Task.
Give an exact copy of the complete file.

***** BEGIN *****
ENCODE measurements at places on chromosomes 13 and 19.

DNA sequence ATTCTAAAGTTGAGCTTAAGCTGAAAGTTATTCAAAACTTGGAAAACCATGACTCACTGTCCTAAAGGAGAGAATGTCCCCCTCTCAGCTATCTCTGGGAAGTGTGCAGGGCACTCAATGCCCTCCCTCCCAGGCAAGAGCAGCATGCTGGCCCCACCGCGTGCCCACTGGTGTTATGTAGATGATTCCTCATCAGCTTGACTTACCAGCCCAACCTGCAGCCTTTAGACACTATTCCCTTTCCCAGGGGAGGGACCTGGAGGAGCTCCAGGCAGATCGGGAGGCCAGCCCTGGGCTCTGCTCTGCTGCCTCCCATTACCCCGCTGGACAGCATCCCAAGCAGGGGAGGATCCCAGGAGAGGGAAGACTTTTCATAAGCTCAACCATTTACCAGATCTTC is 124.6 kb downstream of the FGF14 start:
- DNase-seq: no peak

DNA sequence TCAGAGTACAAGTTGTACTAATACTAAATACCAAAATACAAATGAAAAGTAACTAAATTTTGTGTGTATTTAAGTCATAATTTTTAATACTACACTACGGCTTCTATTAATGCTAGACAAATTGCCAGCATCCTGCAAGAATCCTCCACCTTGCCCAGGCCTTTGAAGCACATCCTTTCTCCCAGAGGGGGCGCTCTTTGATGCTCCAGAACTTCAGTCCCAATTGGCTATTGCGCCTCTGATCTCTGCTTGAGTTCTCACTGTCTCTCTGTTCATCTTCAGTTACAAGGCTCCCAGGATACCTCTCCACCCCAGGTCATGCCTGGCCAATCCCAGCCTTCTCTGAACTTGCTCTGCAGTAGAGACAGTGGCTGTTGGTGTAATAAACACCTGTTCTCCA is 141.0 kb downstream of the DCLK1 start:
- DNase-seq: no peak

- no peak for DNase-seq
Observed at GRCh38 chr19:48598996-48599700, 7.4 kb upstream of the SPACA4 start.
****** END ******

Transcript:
ENCODE measurements at places on chromosomes 13 and 19.

DNA sequence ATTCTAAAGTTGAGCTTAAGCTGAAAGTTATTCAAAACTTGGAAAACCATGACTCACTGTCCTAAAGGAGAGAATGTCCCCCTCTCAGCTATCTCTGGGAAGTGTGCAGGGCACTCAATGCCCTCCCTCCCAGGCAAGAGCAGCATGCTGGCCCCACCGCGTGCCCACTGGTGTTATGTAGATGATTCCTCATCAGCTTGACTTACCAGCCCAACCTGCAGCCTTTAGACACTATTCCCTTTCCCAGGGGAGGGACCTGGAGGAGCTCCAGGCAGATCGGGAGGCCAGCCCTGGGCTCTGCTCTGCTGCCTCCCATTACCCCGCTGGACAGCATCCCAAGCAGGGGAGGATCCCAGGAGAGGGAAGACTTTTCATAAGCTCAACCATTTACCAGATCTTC is 124.6 kb downstream of the FGF14 start:
- DNase-seq: no peak

DNA sequence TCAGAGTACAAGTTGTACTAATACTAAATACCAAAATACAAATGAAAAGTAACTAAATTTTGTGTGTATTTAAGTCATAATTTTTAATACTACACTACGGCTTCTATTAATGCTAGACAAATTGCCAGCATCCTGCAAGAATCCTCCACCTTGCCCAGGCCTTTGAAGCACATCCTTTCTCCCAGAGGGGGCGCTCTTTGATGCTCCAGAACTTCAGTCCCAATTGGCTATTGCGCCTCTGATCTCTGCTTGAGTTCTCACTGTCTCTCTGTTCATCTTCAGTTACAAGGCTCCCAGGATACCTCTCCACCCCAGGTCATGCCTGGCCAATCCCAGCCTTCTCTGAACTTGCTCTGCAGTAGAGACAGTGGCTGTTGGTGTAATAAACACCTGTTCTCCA is 141.0 kb downstream of the DCLK1 start:
- DNase-seq: no peak

- no peak for DNase-seq
Observed at GRCh38 chr19:48598996-48599700, 7.4 kb upstream of the SPACA4 start.